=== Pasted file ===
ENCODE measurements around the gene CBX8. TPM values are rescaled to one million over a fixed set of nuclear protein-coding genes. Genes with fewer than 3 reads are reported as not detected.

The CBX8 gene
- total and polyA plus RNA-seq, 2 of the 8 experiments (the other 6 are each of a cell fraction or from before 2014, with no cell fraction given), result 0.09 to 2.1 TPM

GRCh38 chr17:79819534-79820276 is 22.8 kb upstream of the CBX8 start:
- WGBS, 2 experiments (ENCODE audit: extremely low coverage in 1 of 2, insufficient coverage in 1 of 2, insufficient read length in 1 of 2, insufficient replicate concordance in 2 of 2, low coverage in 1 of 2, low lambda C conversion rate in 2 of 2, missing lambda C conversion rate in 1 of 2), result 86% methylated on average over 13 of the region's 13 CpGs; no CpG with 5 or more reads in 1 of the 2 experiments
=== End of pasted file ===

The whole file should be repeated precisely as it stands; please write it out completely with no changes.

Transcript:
ENCODE measurements around the gene CBX8. TPM values are rescaled to one million over a fixed set of nuclear protein-coding genes. Genes with fewer than 3 reads are reported as not detected.

The CBX8 gene
- total and polyA plus RNA-seq, 2 of the 8 experiments (the other 6 are each of a cell fraction or from before 2014, with no cell fraction given), result 0.09 to 2.1 TPM

GRCh38 chr17:79819534-79820276 is 22.8 kb upstream of the CBX8 start:
- WGBS, 2 experiments (ENCODE audit: extremely low coverage in 1 of 2, insufficient coverage in 1 of 2, insufficient read length in 1 of 2, insufficient replicate concordance in 2 of 2, low coverage in 1 of 2, low lambda C conversion rate in 2 of 2, missing lambda C conversion rate in 1 of 2), result 86% methylated on average over 13 of the region's 13 CpGs; no CpG with 5 or more reads in 1 of the 2 experiments